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Matthias Treder, Peter van der Helm; There is no symmetry like orthogonal symmetry. Journal of Vision 2007;7(9):764. doi: 10.1167/7.9.764.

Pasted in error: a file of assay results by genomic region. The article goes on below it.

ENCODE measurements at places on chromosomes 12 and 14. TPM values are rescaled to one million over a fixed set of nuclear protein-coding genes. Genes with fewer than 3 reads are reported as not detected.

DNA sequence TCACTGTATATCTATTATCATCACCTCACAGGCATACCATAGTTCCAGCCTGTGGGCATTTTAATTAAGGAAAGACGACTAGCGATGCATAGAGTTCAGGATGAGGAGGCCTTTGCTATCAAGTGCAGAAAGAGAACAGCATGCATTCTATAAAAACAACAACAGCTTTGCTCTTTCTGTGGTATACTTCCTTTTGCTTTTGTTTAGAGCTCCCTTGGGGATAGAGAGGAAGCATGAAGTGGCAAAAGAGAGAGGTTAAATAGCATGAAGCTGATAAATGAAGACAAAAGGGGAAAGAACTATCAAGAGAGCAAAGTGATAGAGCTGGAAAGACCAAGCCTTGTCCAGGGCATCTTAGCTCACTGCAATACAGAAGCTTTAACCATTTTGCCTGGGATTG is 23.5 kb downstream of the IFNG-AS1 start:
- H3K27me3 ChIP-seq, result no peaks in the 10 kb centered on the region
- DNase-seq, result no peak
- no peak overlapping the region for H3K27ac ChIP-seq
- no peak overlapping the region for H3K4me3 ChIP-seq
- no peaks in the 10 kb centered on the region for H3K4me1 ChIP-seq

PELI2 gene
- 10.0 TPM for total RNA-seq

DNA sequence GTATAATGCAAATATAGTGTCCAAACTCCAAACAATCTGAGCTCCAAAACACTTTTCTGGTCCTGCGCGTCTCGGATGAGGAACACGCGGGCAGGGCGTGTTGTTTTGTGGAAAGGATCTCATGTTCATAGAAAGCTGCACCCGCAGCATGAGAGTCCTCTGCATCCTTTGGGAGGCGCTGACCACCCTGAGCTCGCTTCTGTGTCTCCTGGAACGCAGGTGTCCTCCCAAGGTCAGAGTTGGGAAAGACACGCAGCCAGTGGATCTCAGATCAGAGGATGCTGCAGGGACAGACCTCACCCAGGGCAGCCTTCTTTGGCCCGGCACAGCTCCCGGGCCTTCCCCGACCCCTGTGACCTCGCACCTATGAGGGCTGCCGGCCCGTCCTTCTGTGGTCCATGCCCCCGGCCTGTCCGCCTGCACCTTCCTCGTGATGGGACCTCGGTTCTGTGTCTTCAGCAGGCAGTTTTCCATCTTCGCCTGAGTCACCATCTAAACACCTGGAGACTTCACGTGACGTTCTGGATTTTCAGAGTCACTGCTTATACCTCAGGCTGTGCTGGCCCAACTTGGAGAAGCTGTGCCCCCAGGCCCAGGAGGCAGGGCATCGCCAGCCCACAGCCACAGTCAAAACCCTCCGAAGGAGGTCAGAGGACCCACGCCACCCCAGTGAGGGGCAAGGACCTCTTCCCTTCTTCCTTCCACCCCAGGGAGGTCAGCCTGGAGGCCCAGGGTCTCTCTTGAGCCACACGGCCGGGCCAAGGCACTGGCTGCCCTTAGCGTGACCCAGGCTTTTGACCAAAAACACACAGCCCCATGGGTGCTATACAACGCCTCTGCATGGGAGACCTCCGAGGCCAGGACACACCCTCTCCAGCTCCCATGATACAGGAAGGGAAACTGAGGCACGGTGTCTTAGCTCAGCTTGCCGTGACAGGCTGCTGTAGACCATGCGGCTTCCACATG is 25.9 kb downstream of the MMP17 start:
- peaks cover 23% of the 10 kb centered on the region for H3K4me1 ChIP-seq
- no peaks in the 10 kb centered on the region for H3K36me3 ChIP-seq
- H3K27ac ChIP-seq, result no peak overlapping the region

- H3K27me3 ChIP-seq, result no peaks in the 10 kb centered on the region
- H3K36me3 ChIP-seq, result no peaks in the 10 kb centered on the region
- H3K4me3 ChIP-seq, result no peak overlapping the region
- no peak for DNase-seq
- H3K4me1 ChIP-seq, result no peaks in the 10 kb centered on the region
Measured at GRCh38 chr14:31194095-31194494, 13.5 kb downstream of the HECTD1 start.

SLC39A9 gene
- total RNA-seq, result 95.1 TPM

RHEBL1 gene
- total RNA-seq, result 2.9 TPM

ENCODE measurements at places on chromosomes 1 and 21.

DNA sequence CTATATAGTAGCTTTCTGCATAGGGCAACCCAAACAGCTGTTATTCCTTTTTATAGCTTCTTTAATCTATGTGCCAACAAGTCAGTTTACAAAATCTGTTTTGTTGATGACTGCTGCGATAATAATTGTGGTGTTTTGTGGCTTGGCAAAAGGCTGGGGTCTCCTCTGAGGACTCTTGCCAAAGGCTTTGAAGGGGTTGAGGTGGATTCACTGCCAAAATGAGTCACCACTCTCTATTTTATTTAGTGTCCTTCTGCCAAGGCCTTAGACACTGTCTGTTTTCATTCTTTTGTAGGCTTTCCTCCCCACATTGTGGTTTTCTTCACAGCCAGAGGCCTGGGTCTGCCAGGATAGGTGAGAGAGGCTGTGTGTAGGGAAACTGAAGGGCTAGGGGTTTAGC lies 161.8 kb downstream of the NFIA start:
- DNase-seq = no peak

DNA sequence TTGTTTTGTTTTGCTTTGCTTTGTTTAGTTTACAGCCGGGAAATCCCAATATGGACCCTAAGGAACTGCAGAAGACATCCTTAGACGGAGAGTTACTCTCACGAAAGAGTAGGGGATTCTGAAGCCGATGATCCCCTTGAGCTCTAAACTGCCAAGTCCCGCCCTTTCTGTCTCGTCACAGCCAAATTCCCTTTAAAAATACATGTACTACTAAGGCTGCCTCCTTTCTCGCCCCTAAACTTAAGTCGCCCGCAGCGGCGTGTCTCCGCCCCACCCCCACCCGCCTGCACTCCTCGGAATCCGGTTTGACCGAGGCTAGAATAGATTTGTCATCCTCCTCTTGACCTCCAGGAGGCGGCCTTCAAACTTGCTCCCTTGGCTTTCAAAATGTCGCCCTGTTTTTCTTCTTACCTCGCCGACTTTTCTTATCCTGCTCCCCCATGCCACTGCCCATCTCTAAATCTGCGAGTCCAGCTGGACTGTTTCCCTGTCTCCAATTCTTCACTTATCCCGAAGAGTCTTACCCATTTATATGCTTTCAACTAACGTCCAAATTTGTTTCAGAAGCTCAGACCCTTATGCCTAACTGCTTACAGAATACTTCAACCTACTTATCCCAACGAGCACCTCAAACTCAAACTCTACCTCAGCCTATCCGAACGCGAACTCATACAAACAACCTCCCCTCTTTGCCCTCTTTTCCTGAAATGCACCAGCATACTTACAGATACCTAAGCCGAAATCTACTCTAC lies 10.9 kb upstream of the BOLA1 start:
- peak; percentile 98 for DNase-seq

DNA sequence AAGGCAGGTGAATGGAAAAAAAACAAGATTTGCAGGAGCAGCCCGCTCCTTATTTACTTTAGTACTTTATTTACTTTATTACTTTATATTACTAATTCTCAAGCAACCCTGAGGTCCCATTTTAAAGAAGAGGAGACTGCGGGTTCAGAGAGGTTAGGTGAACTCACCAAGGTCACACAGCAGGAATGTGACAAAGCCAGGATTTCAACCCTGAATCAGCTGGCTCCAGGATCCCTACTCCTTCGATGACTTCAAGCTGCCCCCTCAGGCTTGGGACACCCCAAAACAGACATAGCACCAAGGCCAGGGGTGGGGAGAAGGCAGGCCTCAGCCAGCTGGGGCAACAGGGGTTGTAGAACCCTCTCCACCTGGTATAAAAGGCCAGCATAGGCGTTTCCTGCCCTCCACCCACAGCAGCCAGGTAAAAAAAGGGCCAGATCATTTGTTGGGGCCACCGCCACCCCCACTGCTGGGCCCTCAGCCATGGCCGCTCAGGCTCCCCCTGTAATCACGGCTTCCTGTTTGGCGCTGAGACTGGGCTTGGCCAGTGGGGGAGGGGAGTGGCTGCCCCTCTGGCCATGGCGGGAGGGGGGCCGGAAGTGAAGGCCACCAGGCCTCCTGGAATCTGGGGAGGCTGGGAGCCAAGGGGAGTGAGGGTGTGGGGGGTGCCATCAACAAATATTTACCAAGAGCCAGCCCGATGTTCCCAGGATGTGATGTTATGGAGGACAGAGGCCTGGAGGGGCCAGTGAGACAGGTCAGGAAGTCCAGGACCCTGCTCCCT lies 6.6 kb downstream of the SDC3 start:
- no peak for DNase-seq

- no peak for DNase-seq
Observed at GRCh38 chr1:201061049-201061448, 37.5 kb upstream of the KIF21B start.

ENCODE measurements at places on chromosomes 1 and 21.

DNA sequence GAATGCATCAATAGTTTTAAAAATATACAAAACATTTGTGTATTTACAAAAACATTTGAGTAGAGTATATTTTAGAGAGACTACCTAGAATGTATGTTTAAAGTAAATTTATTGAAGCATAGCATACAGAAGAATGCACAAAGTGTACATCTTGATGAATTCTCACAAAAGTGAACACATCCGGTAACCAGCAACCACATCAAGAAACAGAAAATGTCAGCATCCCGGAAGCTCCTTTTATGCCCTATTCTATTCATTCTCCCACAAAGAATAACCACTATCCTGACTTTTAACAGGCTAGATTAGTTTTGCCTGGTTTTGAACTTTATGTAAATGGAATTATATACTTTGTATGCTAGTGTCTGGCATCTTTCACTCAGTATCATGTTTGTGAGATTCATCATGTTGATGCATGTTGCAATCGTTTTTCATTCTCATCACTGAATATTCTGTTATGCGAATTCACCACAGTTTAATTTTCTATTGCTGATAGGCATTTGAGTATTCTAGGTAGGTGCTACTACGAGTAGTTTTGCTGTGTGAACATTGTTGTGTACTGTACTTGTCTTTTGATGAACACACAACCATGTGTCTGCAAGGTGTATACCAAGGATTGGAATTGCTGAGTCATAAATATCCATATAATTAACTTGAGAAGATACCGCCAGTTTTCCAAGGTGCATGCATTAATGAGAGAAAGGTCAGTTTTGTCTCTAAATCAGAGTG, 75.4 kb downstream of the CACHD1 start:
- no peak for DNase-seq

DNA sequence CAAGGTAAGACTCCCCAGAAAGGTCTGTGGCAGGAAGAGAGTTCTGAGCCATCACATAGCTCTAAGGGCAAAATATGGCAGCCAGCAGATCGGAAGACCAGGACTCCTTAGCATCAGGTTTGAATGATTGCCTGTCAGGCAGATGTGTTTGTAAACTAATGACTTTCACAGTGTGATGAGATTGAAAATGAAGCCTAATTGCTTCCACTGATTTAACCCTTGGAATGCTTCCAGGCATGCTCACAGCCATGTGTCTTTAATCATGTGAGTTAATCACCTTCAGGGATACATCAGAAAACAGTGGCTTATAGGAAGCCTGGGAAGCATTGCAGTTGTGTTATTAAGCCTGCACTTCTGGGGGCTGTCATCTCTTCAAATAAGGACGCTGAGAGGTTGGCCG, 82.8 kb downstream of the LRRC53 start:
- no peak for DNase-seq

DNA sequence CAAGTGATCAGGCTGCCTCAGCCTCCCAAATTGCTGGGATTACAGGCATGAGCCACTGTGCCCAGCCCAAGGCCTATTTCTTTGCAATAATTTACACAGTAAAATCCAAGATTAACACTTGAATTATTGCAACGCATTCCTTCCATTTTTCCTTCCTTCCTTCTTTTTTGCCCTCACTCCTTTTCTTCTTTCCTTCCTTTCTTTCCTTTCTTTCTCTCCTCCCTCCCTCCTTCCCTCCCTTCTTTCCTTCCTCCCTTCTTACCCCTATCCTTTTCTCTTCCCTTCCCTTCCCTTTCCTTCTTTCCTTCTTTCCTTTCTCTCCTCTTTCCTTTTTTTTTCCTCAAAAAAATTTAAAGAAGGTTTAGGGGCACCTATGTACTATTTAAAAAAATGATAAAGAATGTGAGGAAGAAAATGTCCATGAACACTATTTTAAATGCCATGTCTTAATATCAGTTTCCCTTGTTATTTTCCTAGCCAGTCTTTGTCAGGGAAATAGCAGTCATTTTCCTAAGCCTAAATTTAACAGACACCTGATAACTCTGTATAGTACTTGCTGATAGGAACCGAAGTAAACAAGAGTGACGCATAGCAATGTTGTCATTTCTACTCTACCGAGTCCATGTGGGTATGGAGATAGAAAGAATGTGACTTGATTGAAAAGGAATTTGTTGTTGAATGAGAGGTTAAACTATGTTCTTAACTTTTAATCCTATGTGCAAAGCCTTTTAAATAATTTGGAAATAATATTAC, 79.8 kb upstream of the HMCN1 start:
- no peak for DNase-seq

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Where does the saliency advantage of two-fold symmetry over one-fold symmetry stem from? Is it only the presence of an extra symmetry axis, or is it also the fact that the symmetry axes are orthogonal? So far, empirical studies identifying the superiority of two-fold symmetry considered exclusively orthogonal symmetry axes. To shed more light on the role of orthogonality in two-fold symmetry, we used stimuli consisting of two non-overlapping spatial frequency bands. Each band contained either a perfect one-fold symmetry or a random noise pattern. This allowed for the construction of orthogonal and non-orthogonal two-fold symmetries. The resulting stimulus comprised either an orthogonal or a non-orthogonal two-fold symmetry, a one-fold symmetry or a random pattern. While each symmetry was perfect within its own spatial frequency band, the combination of the bands yielded noisy symmetries at a pixel level. Non-cardinal axes, tilted ±22.5 degrees relative to the vertical or horizontal, were used to prevent confounding effects of differentially salient axis orientations (e.g., vertical and horizontal). The task of the observer was to discriminate between symmetric and random stimuli. Results show that two-fold symmetries with orthogonal axes are significantly more salient than two-fold symmetries with non-orthogonal axes. We currently explore whether this difference is due to the mutual enhancement of orthogonal symmetry axes, or, vice versa, the mutual interference of non-orthogonal axes.
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